Fidel Castro, leader of Cuban revolution and ardent foe of the U.S., dies at 90
This segment originally aired Nov. 28, 2016 on VICE News Tonight on HBO.
Former Cuban President Fidel Castro, a socialist revolutionary who seized his country in 1959 and led it in defiance of the U.S. for nearly 50 years, has died aged 90. His death was announced on Friday evening by his brother Raúl, who assumed the presidency in 2006.
“With profound sadness I am appearing to inform our people and our friends across Latin America and the world that today, 25 November 2016, at 10.29pm, Fidel Castro, the commander in chief of the Cuban revolution, died.”
He ended his statement with the Cuban revolutionary call: “Towards victory, always!”
Castro had been suffering ill health for many years, and handed power over to his brother as an intestinal complaint worsened. In April, he suggested his death was imminent, saying: “I’ll soon be 90 years old… Soon I’ll be like all the others.”
On Twitter, Cuban blogger and activist Yoani Sánchez recounted the mood immediately following the announcement of Castro’s death, describing the fear in the country as “palpable.” And Angel Castro, a nephew of former president, told CNN: “For us, he was like a father. And Cuba sees him as a father. One woman just called crying and saying she had lost her father. Everyone feels it.”
President Barack Obama, who earlier this year became the first sitting U.S. president to visit Cuba since 1928, offered the condolences of the White House along with the hope of building closer ties to the Caribbean nation, which has been a priority of his administration.
“At this time of Fidel Castro’s passing, we extend a hand of friendship to the Cuban people,” he said. “We know that this moment fills Cubans — in Cuba and in the United States — with powerful emotions, recalling the countless ways in which Fidel Castro altered the course of individual lives, families, and of the Cuban nation.”
President Obama’s surprise and historic 2014 decision to restore relations with Cuba after more than five decades of cold communication was widely seen as a benchmark in his foreign policy legacy. But because it rested entirely on executive action and regulatory changes, Obama’s Cuba policy appears especially vulnerable now.
President-elect Donald Trump has been a blunt and vocal critic of Obama’s policy toward the Caribbean nation. “All of the concessions that Barack Obama has granted the Castro regime were done with executive order, which means the next president can reverse them. And that is what I will do unless the Castro regime meets our demands,” Trump said during a campaign rally in Miami on September 16. Early on Saturday morning Trump appeared to celebrate the news of Castro’s passing on Twitter before releasing a more detailed statement in which he described Cuba as a “totalitarian island” that must “move away from the horrors” it “endured for too long.”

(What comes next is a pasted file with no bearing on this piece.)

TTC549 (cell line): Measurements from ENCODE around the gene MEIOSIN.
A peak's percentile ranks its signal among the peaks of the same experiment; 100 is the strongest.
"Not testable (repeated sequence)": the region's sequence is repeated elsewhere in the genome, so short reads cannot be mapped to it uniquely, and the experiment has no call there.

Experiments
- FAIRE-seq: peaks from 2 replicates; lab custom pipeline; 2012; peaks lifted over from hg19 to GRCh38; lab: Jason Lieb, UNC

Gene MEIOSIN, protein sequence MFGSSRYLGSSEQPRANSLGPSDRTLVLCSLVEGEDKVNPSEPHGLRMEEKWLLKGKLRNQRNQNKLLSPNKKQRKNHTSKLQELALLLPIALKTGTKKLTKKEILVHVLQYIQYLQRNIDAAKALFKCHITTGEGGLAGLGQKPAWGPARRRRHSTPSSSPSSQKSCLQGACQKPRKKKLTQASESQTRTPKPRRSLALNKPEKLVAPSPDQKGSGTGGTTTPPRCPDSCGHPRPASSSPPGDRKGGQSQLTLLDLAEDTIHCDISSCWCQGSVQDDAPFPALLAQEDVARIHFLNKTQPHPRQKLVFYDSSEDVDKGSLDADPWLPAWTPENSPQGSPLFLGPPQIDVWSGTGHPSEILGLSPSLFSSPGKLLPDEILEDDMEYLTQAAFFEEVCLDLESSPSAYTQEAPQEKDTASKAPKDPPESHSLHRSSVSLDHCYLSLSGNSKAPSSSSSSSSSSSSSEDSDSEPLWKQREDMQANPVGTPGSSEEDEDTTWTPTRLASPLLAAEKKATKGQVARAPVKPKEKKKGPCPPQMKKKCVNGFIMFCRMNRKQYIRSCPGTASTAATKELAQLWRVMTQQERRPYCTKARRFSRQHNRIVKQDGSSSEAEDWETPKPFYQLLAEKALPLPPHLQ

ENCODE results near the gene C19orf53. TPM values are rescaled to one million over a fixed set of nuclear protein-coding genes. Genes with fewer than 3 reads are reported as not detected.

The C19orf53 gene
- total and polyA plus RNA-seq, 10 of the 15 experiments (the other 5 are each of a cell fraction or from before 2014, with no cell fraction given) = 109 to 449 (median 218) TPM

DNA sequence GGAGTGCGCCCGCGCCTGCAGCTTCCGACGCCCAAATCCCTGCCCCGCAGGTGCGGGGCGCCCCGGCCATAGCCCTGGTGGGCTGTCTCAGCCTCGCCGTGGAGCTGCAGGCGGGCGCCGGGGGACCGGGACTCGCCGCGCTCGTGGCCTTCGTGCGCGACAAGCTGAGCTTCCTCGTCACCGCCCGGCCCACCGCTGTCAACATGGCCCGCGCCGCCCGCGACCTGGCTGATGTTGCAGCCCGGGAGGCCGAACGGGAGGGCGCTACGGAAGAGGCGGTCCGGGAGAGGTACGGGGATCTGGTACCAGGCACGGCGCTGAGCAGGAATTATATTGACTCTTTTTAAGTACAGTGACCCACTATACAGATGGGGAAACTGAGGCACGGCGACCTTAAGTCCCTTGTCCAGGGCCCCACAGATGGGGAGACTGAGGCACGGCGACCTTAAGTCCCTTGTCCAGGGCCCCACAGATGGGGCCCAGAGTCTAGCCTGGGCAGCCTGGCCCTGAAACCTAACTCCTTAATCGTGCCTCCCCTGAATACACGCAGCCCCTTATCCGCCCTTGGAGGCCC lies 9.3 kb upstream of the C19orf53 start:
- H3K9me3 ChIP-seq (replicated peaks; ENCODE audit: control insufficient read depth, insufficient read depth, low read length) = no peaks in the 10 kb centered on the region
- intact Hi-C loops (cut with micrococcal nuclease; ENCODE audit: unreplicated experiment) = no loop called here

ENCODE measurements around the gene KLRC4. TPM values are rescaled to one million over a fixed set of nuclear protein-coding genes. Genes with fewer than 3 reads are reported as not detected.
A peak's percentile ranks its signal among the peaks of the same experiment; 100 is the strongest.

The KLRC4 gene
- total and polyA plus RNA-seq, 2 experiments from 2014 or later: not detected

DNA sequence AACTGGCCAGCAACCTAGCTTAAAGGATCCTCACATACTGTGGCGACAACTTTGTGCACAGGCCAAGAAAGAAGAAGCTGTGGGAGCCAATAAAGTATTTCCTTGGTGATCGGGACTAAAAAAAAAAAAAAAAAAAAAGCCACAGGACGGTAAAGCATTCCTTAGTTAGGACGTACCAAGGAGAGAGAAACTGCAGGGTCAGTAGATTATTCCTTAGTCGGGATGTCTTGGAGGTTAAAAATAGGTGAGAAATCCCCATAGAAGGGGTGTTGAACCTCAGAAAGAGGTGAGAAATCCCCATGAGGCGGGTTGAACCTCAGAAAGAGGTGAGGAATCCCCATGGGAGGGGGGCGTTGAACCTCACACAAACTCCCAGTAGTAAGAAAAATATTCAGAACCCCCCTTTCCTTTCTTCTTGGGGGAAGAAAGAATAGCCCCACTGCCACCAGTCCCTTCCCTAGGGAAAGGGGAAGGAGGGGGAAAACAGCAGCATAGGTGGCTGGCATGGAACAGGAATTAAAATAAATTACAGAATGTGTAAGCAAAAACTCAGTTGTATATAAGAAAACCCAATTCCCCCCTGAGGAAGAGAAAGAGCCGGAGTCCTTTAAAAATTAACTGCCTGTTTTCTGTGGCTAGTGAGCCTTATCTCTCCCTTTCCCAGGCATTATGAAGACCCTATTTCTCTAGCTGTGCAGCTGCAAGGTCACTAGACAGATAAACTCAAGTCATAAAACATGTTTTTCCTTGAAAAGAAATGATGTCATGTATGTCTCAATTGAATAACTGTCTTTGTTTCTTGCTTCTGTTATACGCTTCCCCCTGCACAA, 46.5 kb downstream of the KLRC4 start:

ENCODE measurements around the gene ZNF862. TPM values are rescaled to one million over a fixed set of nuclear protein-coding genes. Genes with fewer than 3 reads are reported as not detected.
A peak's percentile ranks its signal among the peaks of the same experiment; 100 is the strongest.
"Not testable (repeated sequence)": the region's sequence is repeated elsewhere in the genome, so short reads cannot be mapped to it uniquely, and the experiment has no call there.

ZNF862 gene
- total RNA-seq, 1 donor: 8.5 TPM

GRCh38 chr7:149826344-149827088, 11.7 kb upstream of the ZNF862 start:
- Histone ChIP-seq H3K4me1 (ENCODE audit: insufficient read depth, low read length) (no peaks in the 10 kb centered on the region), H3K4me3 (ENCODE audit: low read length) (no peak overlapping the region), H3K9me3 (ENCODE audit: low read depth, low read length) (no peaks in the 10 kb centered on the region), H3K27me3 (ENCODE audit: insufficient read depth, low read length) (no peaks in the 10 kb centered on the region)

Trump statement on Castro pic.twitter.com/dMuadBo2j4
— Maggie Haberman (@maggieNYT) November 26, 2016
Reaction from around the world has been typically mixed. Leaders across Latin America were swift to pay their respects to the towering revolutionary figure.
The president of Venezuela Nicolas Madura said: “To all the revolutionaries of the world, we have to continue his legacy and his flag of independence, of socialism, of homeland.”
Mexican President Enrique Pena Nieto tweeted that Castro was a friend to his country, and a promoter of dialogue:
Fidel Castro fue un amigo de México, promotor de una relación bilateral basada en el respeto, el diálogo y la solidaridad.
— Enrique Peña Nieto (@EPN) November 26, 2016
President of Ecuador Rafael Correa paid tribute to his fellow leader saying, “Fidel is dead. Long live Cuba! Long live Latin America!”
Se fue un grande. Murió Fidel.
¡Viva Cuba! ¡Viva América Latina!
— Rafael Correa (@MashiRafael) November 26, 2016
The U.K.’s Foreign Affairs Secretary Boris Johnson said Castro’s death marked the end of an era and the beginning of a new one.
— Boris Johnson (@BorisJohnson) November 26, 2016